Even a quarter of a century on from that fateful day, Senna's legacy is still felt fiercely throughout the motorsport world.
Not only did Senna's untimely death lead to a radical improvement in safety in F1 but it secured his status as a legend of the sport.
Naturally, with such a reputation, it was only a matter of time until a film was made about the great F1 driver.
That came in 2011, with the release of 'Senna.' The sports documentary, directed by Academy Award-winning Asif Kapadia, used historical footage from Senna's career, documenting his rise from humble beginnings in go-karts to the pinnacle of motorsport.
The brilliant blend of old race footage and interviews with key people in Senna's life made for a fascinating watch when the film was first released eight years ago and it still tugs at the heartstrings even now.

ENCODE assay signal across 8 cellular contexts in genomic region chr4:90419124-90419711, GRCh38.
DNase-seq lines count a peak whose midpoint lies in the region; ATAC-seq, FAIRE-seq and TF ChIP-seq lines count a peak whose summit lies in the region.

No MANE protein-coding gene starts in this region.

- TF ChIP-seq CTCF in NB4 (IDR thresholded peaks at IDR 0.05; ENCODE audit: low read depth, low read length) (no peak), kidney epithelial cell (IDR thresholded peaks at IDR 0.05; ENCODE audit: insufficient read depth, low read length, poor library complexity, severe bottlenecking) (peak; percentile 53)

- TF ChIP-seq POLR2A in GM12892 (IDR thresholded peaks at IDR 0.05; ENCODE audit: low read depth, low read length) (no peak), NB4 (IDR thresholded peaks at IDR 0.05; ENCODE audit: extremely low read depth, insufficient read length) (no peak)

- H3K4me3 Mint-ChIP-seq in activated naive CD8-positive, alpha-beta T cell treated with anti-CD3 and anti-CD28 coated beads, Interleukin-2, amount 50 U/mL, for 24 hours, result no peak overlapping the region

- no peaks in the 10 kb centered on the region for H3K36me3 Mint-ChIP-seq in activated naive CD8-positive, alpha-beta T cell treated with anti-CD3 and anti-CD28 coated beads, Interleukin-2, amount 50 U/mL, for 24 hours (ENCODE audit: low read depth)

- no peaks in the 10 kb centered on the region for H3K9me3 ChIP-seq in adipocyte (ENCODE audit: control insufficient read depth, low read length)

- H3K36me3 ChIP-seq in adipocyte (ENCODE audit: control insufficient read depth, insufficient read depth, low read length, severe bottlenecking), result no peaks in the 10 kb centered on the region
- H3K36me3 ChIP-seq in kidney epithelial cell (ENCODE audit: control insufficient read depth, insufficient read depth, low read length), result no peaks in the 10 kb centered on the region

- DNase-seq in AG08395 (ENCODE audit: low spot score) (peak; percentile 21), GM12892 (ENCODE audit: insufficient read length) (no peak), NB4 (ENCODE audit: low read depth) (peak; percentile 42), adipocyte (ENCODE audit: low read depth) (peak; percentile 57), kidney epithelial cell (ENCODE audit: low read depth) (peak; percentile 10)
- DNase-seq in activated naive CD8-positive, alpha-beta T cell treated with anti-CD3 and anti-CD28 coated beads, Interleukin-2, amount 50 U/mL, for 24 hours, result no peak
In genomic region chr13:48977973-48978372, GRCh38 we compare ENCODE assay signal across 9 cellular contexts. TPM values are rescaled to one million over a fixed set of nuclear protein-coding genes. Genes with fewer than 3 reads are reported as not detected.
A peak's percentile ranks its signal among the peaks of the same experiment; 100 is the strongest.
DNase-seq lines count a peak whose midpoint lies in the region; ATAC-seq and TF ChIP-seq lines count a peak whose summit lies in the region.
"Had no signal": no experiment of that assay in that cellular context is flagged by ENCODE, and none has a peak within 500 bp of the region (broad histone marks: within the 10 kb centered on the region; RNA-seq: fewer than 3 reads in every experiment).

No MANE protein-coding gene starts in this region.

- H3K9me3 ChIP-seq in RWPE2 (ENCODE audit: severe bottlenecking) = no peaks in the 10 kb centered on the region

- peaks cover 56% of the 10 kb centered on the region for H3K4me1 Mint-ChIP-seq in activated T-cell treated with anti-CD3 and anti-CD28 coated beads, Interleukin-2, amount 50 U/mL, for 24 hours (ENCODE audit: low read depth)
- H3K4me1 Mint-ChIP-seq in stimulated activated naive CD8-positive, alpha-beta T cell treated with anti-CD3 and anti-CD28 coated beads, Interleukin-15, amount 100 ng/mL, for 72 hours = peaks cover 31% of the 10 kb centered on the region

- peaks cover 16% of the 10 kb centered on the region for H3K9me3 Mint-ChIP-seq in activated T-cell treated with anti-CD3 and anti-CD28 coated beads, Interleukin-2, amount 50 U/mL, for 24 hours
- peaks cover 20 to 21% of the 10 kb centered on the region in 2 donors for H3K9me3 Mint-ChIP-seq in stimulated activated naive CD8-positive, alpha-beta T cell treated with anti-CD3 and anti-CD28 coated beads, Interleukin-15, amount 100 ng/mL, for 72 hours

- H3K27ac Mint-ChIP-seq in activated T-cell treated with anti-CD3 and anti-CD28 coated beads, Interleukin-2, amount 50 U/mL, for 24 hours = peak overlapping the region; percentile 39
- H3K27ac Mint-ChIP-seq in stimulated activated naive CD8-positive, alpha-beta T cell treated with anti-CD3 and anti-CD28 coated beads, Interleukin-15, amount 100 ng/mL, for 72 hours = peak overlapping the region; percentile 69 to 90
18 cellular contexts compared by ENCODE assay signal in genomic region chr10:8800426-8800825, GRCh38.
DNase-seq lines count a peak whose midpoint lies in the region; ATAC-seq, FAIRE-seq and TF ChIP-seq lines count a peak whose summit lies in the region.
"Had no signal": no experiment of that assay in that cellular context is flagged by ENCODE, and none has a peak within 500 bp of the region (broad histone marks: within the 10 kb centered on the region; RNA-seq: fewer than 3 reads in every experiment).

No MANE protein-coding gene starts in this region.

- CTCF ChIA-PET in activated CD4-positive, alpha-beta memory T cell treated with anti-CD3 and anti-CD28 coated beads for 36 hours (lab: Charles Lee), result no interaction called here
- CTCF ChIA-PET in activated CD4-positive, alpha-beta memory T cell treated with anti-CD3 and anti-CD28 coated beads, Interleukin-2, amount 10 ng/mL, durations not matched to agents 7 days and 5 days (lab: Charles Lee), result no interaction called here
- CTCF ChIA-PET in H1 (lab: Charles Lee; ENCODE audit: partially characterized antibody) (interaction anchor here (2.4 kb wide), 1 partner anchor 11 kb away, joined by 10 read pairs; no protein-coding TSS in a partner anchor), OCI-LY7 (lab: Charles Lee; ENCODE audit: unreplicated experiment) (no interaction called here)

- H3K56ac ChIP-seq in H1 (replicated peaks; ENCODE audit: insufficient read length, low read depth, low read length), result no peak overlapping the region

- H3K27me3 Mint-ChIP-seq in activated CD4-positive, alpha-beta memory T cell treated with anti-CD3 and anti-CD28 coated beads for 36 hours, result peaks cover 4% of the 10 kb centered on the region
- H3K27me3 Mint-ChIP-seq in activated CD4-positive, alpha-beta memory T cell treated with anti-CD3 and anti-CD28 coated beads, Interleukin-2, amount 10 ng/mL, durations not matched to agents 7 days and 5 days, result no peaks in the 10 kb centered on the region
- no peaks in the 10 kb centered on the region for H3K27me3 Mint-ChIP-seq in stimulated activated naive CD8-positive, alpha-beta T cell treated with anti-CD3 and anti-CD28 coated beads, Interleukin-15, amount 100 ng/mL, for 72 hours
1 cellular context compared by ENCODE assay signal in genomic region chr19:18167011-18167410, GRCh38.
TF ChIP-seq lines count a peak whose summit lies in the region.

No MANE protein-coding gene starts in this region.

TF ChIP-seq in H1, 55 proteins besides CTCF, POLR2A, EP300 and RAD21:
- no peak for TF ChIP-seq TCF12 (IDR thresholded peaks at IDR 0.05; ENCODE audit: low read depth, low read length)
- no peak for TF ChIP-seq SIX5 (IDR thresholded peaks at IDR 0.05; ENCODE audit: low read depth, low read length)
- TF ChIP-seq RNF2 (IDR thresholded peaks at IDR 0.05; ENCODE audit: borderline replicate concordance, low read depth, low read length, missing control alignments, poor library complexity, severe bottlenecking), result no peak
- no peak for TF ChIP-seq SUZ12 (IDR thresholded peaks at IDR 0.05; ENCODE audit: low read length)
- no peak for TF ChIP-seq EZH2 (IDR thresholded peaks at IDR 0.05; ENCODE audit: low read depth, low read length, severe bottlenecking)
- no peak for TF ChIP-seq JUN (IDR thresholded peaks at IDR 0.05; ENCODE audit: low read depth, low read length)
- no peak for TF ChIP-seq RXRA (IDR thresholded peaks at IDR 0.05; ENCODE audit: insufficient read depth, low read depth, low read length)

We follow Senna through the key moments in his racing career, his rivalry with Mclaren teammate Alain Prost, winning World Championships and securing victory in Brazil to name but a few, all of which elicit differing emotions.
Senna's story works so much more profoundly as a documentary, rather than a traditional biopic such as Ron Howard's Rush, as Senna as a character was filled with such emotion and passion about the sport in which he competed and replacing that with an actor would simply not have had the same effect.
Of course, the film culminates in the horrific accident that, in 1994, resulted in the tragic death of Ayrton Senna and the film, emphasised superbly with a hauntingly beautiful score by Antonio Pinto, challenges anyone watching not to burst into tears.
The scene following that, when Senna's body is brought home to Brazil, perfectly encapsulates just how loved the man was. Hundreds of thousands of people, if not more, line the streets of Sao Paolo to pay their condolences and the love for Senna in that instant permeates the film throughout.
All of that, combined with the sheer joy of seeing Sennawrestling monstrous racing cars to victories and podiums, makes 'Senna' one of, if not the best sports documentaries of all time.
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